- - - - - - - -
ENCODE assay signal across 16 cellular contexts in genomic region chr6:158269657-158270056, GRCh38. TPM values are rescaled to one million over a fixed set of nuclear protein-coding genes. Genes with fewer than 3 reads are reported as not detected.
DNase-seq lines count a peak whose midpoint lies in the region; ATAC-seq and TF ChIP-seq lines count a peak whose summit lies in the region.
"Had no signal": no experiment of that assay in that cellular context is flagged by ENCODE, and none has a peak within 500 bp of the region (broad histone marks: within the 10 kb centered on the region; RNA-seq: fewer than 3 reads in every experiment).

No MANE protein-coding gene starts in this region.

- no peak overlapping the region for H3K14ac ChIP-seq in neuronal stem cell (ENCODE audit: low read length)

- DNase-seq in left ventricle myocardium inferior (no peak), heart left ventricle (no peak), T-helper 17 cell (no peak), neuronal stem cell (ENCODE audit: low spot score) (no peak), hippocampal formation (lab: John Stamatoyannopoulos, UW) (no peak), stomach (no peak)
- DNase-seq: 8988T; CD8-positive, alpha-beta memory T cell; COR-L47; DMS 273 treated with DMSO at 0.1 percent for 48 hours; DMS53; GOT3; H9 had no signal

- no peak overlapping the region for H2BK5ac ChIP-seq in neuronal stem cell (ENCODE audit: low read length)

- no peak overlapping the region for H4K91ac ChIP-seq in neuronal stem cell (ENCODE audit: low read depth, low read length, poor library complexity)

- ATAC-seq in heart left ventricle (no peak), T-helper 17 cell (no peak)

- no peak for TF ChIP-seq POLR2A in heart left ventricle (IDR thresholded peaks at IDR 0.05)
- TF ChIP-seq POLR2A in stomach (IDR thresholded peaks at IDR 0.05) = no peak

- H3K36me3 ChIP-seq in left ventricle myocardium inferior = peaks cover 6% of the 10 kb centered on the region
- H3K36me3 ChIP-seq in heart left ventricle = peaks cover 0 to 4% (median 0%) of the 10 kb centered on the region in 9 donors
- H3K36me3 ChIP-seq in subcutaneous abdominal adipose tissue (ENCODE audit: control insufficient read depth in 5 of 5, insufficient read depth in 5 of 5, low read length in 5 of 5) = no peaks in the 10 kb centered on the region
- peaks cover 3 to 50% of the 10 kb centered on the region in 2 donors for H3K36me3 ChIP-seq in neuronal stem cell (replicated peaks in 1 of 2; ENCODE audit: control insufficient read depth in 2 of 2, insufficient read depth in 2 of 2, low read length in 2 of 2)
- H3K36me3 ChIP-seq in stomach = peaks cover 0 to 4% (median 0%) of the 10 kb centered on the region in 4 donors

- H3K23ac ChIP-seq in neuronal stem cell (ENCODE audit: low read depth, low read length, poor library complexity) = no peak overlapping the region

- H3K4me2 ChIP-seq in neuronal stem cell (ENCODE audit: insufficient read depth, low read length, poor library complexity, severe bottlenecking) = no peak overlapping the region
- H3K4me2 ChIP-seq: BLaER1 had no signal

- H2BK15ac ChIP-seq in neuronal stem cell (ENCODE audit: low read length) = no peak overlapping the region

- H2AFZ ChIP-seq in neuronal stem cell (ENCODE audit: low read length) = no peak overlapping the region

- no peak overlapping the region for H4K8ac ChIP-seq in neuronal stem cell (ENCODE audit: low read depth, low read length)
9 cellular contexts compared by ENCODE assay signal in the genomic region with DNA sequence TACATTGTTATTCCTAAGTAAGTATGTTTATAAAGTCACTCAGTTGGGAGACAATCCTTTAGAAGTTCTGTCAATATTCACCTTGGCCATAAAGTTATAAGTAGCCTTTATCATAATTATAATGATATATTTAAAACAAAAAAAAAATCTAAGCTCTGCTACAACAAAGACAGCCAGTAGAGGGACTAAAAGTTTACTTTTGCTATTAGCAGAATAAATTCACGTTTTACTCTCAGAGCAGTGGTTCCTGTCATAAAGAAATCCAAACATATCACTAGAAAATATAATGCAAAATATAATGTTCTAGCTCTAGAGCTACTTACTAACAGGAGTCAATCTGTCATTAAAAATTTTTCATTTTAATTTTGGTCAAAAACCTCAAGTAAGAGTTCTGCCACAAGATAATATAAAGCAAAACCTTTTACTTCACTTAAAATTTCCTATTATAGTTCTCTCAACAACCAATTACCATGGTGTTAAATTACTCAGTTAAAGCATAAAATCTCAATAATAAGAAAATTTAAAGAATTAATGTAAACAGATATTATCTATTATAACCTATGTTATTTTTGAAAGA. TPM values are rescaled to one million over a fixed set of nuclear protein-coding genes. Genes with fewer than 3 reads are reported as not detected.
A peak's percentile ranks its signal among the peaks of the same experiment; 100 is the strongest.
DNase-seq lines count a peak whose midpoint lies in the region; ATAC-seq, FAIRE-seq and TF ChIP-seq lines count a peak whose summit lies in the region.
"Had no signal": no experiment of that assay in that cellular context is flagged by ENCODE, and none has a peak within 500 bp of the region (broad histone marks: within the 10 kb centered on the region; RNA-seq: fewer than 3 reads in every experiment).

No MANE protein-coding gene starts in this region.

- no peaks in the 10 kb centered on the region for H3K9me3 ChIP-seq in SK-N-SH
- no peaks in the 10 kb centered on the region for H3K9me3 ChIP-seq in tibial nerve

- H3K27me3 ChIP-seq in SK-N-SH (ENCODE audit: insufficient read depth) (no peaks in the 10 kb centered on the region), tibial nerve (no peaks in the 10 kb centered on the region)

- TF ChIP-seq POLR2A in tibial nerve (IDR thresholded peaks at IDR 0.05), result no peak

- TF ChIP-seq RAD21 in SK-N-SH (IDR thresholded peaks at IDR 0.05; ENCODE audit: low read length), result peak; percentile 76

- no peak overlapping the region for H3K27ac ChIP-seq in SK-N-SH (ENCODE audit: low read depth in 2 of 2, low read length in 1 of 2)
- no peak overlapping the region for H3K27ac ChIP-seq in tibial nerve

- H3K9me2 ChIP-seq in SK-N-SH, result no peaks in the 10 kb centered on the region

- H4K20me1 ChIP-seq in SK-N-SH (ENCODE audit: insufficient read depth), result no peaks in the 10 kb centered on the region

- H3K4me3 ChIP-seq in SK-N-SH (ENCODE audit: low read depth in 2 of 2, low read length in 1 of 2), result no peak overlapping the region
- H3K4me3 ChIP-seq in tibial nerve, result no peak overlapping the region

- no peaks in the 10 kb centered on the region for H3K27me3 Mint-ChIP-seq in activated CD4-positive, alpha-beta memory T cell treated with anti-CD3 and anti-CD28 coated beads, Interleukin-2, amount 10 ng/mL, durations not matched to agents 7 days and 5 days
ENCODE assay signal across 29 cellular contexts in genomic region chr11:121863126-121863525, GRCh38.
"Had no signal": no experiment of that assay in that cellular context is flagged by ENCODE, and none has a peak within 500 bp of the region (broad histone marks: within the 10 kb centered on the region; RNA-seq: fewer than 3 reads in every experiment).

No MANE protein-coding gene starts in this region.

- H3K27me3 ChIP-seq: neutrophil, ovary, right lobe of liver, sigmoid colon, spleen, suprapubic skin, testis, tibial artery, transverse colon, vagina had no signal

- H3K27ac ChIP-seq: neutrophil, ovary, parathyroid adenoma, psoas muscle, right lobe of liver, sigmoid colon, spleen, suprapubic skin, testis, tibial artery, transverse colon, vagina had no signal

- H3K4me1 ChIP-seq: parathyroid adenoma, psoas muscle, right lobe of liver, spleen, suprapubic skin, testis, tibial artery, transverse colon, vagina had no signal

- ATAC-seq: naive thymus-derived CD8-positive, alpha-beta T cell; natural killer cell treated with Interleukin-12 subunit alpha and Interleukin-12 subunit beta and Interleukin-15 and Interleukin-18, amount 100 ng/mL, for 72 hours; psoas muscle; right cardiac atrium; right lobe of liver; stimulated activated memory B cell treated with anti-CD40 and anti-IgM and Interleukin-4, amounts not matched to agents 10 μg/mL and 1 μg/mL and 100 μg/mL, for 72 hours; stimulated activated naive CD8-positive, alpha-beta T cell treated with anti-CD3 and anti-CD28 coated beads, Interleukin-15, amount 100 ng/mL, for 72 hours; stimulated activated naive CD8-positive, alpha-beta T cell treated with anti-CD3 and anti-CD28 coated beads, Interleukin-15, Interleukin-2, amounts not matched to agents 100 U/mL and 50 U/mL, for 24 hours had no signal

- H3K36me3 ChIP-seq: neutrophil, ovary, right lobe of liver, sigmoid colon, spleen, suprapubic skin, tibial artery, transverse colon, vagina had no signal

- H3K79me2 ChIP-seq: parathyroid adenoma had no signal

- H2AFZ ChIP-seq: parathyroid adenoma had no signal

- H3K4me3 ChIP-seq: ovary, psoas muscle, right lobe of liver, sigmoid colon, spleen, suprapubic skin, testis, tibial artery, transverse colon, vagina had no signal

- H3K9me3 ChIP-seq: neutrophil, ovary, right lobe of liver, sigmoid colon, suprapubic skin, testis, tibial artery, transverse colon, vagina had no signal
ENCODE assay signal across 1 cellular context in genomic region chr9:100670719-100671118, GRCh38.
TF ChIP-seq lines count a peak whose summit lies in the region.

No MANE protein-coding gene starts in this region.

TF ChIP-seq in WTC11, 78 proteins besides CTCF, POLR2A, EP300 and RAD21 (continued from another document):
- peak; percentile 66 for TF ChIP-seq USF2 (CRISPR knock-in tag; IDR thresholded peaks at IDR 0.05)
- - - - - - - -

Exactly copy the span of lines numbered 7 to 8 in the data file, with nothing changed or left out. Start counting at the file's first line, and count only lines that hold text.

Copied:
- DNase-seq: 8988T; CD8-positive, alpha-beta memory T cell; COR-L47; DMS 273 treated with DMSO at 0.1 percent for 48 hours; DMS53; GOT3; H9 had no signal

- no peak overlapping the region for H2BK5ac ChIP-seq in neuronal stem cell (ENCODE audit: low read length)